Robot with ‘brains’ of a smartphone smashes Rubik world record

A robot designed by an engineer from ARM has broken the world speed record for solving a Rubik’s Cube at the Big Bang Fair at the weekend.



The Cubestormer 3 robot recorded a time of 3.253 seconds at the UK science fair in Birmingham.

It is the result of 18 months of design work by co-inventors David Gilday, a principle engineer at ARM, and Mike Dobson, a security systems engineer for Securi-Plex.

The new record beats the existing time of 5.27 seconds set two years by the same team.

“We knew it had the potential to beat the existing record but with the robot performing physical operations quicker than the human eye can see there’s always an element of risk,” said David Gilday, “Our big challenge now is working out if it’s possible to make it go even faster.”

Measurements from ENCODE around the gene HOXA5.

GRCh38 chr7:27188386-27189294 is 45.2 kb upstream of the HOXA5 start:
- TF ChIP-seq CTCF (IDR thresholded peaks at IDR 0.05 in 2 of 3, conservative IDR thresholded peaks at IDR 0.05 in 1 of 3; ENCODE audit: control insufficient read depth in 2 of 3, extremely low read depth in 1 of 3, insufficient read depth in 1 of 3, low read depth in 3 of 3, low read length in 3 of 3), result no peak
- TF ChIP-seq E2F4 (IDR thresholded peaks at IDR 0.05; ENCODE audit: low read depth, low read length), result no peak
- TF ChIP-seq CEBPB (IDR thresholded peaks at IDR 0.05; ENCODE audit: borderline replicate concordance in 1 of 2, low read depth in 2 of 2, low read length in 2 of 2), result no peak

The robot is based on a Samsung Galaxy S4 smartphone powered by an Exynos 5 Octa application processor with an eight-core ARM big.LITTLE implementation featuring four Cortex-A15 and four Cortex-A7 processors.

The phone analyses the cube, calculates the correct sequence of moves and instructs four robotic hands to do the manipulations.

ARM9 processors are also used in the eight Lego Mindstorms EV3 bricks which perform the motor sequencing and control.

The processor has to instruct the robot to carry out the moves. This is more complex than it seems because the cube design allows twists before the sides are fully-aligned.

“It means the robot is effectively mirroring the same kind of judgment and dexterity that a human speed cuber has to apply,” said Gilday.

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Engineering shows up at Big Bang science fair


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